The pilot of a plane that crashed into the English Channel, killing Premier League footballer Emiliano Sala, was previously ordered not to fly the aircraft, an inquest has heard.
The Argentinian striker died in the crash north of Guernsey in January 2019, with his decomposing body discovered in the wreckage nearly three weeks later.
At the time, he was involved in a multimillion-pound transfer from French club Nantes to Cardiff City FC.
Pilot David Ibbotson, 59, also died in the tragedy which sent shockwaves around the world, but his remains were never found.
Dorset Coroner’s Court heard that six months previously owner Fay Keely did not have ‘much confidence’ in his care of the plane.
In fact, she had banned him from operating it after getting in trouble with the Civil Aviation Authority (CAA).
Miss Keely’s family bought the Piper Malibu jet in August 2015 through their company Cool Flourish Ltd, and she relied on pilot and businessman David Henderson to operate it.
As a friend of her late father, he dealt with the day-to-day management, including maintenance and hiring pilots.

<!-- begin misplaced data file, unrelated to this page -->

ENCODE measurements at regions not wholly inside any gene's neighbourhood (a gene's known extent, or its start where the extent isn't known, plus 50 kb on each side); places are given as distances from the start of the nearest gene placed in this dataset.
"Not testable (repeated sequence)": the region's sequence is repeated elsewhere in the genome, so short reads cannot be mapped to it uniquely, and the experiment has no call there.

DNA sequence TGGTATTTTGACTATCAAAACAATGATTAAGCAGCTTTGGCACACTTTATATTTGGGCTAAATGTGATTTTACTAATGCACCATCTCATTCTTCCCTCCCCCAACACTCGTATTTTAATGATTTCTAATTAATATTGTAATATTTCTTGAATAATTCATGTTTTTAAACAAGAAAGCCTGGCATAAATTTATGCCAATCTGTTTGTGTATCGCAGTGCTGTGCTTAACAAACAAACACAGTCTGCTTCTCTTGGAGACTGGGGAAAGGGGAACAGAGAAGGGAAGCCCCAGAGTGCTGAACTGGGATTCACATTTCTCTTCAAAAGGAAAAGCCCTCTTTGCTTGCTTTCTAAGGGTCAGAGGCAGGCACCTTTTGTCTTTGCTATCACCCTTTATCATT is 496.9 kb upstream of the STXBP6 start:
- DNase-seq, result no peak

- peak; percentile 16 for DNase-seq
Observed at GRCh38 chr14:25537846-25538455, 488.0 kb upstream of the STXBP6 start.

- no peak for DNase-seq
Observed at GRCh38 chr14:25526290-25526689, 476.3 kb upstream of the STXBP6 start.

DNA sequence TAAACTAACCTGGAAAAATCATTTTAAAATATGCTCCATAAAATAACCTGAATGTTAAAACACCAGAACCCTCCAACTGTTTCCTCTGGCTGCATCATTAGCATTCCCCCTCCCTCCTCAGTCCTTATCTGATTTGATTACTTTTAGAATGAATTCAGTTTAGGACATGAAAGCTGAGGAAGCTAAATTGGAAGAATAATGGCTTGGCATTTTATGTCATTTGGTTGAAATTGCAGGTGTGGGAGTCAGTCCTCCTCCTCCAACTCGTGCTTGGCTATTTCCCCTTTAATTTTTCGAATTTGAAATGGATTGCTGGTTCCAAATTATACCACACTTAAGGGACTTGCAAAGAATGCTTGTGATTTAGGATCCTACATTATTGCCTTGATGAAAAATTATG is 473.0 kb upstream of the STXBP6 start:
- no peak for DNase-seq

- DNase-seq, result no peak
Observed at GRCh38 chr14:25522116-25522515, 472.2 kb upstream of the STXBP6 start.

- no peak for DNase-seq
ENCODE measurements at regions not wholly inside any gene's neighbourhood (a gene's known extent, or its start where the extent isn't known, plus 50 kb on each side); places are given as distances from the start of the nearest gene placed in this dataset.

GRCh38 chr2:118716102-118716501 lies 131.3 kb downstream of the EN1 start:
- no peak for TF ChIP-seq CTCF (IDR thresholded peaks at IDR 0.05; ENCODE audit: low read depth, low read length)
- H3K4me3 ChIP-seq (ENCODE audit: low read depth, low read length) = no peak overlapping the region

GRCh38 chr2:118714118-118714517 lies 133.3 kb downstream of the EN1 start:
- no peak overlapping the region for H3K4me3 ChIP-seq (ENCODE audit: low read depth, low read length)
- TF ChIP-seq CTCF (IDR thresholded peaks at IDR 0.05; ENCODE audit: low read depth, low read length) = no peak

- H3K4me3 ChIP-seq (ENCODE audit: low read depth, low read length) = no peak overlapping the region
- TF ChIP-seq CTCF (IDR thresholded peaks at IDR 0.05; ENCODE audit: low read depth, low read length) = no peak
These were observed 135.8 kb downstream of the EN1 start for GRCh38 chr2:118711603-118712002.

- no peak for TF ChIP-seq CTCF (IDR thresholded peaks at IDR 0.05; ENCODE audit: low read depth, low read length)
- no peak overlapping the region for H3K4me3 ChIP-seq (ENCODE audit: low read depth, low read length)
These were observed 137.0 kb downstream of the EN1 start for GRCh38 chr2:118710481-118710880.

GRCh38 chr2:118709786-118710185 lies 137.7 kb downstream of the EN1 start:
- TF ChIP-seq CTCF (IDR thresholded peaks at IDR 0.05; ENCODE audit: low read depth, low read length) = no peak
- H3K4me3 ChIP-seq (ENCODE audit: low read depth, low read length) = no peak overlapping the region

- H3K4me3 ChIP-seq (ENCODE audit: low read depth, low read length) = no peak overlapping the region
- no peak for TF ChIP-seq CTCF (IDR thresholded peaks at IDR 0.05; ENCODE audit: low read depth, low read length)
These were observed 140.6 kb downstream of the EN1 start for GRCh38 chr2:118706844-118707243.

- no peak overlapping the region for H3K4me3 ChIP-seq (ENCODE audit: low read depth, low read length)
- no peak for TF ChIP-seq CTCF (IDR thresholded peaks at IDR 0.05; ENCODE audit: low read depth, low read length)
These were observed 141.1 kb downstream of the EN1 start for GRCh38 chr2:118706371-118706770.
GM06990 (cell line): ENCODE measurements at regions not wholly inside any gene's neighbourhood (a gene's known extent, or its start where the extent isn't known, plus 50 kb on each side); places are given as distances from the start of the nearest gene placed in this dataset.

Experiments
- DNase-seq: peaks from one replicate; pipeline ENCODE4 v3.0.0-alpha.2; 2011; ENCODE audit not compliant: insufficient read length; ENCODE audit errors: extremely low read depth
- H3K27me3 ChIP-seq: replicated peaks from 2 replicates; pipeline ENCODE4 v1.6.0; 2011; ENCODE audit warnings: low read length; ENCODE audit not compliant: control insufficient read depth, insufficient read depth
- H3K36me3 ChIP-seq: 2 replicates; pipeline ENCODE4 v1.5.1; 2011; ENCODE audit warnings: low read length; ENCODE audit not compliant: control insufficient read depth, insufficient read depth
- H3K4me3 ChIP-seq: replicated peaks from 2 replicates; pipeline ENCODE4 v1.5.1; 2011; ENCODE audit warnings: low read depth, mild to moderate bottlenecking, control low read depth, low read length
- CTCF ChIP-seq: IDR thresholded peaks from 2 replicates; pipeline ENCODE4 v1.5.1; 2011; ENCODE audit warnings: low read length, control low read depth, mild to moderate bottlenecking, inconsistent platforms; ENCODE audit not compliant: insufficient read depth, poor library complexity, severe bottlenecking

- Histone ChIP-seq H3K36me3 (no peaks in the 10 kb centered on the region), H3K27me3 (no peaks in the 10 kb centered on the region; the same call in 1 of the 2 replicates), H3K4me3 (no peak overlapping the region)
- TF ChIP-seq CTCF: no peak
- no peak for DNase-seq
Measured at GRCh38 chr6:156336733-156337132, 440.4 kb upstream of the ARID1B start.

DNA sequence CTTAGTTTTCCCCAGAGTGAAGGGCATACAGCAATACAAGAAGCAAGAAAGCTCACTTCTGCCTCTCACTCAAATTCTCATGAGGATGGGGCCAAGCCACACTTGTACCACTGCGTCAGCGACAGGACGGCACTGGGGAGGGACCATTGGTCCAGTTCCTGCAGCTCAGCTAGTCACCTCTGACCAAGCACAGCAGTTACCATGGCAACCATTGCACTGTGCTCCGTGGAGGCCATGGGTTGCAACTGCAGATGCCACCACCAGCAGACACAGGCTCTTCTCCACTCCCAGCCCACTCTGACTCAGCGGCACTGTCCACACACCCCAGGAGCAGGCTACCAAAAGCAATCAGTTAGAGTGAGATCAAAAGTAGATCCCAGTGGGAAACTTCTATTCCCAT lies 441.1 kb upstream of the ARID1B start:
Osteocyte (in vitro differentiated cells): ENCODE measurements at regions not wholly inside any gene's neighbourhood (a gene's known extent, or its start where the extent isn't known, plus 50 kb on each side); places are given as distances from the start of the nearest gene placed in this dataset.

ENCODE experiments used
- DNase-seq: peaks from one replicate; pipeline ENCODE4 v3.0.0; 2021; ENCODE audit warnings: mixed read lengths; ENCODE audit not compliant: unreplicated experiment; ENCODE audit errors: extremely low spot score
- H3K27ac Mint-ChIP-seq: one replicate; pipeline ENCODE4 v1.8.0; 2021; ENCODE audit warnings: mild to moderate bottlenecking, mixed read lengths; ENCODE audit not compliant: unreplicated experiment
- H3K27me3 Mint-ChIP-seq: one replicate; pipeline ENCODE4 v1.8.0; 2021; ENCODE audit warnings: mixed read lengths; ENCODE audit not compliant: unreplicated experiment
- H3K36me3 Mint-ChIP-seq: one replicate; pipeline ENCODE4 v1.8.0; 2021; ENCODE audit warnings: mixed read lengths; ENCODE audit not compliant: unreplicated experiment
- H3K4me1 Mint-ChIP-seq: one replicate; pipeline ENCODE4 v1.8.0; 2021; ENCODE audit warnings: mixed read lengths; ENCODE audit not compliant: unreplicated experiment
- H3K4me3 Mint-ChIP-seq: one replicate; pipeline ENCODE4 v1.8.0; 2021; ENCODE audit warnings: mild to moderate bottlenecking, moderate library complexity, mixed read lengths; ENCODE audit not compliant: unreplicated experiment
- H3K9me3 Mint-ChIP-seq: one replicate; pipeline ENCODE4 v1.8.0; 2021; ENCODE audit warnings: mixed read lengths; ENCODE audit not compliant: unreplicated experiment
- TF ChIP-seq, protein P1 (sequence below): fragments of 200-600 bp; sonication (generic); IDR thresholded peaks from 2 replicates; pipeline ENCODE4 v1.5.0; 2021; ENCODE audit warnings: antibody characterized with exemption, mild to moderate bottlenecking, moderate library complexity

When Miss Keely received two notices of airspace infringements committed by Mr Ibbotson in the summer of 2018, she told Mr Henderson not to use him again.
In an email to Mr Henderson, she wrote: ‘As this is now two incidents involving David Ibbotson both being picked the CAA I think it would be best if he was not asked to pilot the Malibu again.
‘I appreciate this limits the available pilots, but it does not give me much confidence in his care of the aircraft.’
Miss Keely said she had no knowledge of the outbound flight to Nantes arranged on January 19 and the return to Cardiff two days later or who the pilot was.
She also did not know that Mr Ibbotson had taken her sister on a flight a few weeks after she banned him from using the plane.
The inquest previously heard that results of blood tests taken from Mr Sala’s body showed he had been overcome by toxic levels of carbon monoxide, most probably coming from a crack in the jet’s exhaust pipe.
According to Home Office’s pathologist Dr Basil Purdue, the footballer would have been ‘deeply unconscious’ at the point of impact with the sea.
The inquest, which is taking place at the Town Hall in Bournemouth, is due to last around a month.
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